• 92. Regulation Description 21CFR  820 Quality  System  Regulation Subpart C Design  Controls Design  Verification  demonstrates  that  the   medical  device  Design  Outputs  meet  the  Design   Inputs. 820.30  Design  Controls Design  Verification
  • 93. 820.30  Design  Controls Design  Verification Design  Verification  shall  provide   clear,  objective  evidence  that   Design  Outputs  meet  Design  Inputs • Consider  Design  Verification  when   defining  Design  Inputs • Establish  a  Design  Verification  Plan  (and   do  so  early) • Define  verification  methods • Demonstrate  acceptance  criteria  is  met
  • 94. 820.30  Design  Controls Design  Verification The  catheter  shall   have  a  torque  ratio   of  1:1   Design  Input (Requirement) Design  Output (Specification) Material  specifications Plans Drawings Design  Verification Results Methods
  • 95. 820.30  Design  Controls Design  Verification Testing Inspection Analysis Design  Verification   Plan Design  Verification  Methods
  • 97. 820.30  Design  Controls Design  Verification • Design  Inputs  must  be  clear   (unambiguous)  and  verifiable. • Design  Outputs  must  be  defined  so  that   conformance  to  Design  Inputs  may  be   demonstrated. • Need  to  establish  “acceptance  criteria”. • Establish  (and  validate)  Design   Verification  methods.
  • 98. 820.30  Design  Controls Design  Verification Testing Inspection Analysis Design  Verification   Plan Results Design  Verification  Methods
  • 100. 820.30  Design  Controls Design  Verification Did  I  design  my   medical  device   correctly?   Design  Input (Requirement) Design  Output (Specification) Design  Verification
  • 101. Regulation Description 21CFR  820 Quality  System  Regulation Subpart C Design  Controls Design  Validation  demonstrates  that  the   medical  device  meets  the  needs  of  the  end-­‐ user(s). 820.30  Design  Controls Design  Validation
  • 102. 820.30  Design  Controls Design  Validation Design  Validation  shall  provide   clear,  objective  evidence  that  the   medical  device  meets  the  needs  of   the  end-­‐users.   • Establish  a  Design  Validation  Plan  (and   do  so  early) • Use  regulatory  product  classification • Involves  “clinical  evaluation”  in  actual  or   simulated  use  with  actual  end-­‐users • Product  is  production  equivalent   • Includes  the  entire  product,  including   packaging  and  labeling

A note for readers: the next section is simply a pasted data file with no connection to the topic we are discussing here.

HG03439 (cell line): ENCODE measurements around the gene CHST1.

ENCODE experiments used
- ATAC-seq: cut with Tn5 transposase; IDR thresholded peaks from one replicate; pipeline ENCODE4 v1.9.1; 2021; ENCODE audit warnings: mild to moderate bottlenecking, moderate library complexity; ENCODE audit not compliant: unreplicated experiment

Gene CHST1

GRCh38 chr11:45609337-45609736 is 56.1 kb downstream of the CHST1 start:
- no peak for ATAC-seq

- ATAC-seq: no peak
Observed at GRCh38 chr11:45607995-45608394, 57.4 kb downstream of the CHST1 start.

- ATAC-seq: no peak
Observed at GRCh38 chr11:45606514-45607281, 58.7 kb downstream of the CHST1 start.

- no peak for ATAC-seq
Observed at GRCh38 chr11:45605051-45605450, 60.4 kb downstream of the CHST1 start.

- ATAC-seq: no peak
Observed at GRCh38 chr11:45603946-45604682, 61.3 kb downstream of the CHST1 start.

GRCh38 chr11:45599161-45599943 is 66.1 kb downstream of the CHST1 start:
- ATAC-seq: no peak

• 103. 820.30  Design  Controls Design  Validation • “Clinical  evaluation”  does  NOT  just   mean  actual  use. • Actual  use  will  likely  require  addressing   additional  regulatory  criteria. • For  many  devices,  simulated  use  is  more   than  sufficient.
  • 104. 820.30  Design  Controls Design  Validation User  Needs Medical  Device Plans Design  Validation Results Methods The  catheter  shall   be  easy  to   manipulate.
  • 105. 820.30  Design  Controls Design  Validation TESTING!! Inspection Analysis Design  Validation   Plan Design  Validation  Methods
  • 107. 820.30  Design  Controls Design  Verification • Design  Inputs  must  be  clear   (unambiguous)  and  verifiable. • Design  Outputs  must  be  defined  so  that   conformance  to  Design  Inputs  may  be   demonstrated. • Need  to  establish  “acceptance  criteria”. • Establish  (and  validate)  Design   Verification  methods.
  • 108. 820.30  Design  Controls Design  Validation TESTING!! Inspection Analysis Design  Validation   Plan Results Design  Validation  Methods
  • 110. 820.30  Design  Controls Design  Validation Did  you  design  the   correct  medical   device? User  Needs Medical  Device Design  Validation
  • 111. Design  Transfer Not  an  event  – but  a  process!
  • 112. Regulation Description 21CFR  820 Quality  System  Regulation Subpart C Design  Controls Design  transfer  is  the  translation  of  all  of  the   design  work  to  the  production  and  testing   processes  that  will  make  it  commercial-­‐izable. 820.30  Design  Controls Design  Transfer
  • 113. • Myth:    Design  Transfer  is  an  event • Reality:    Design  Transfer  is  an  iterative,  continuous  process • Myth:    Design  Transfer  is  Operations’  responsibility • Reality:    Design  Transfer  is  a  collaborative  effort  between  all   of  the  functions  involved  in  design  and  development • Myth:    Design  Transfer  occurs  after  “design  freeze” • Reality:    Design  Transfer  begins  early  in  design  and   development,  and  is  part  of  design  refinements  (design   changes)  that  lead  to  a  “final”  design.    Design  Transfer  can  not   end  until  the  DMR  is  finalized. Design  Transfer  Myths 820.30  Design  Controls Design  Transfer
  • 114. Source  of  Misconceptions 21  CFR  Part  820.30  Design  Control b) Design  &  Development  Planning c) Design  Input d) Design  Output e) Design  Review f) Design  Verification g) Design  Validation h) Design  Transfer i) Design  Changes Which  gets  visualized  as: Planning Design   Input Design   Output Design   Review Design   Verification Design   Validation Design   Transfer But  the  process  really  looks  more  like  this: Design  &  Development  Planning Design  Input Design  Output Design  Verification Design  Validation Design  Transfer Design  Review 820.30  Design  Controls Design  Transfer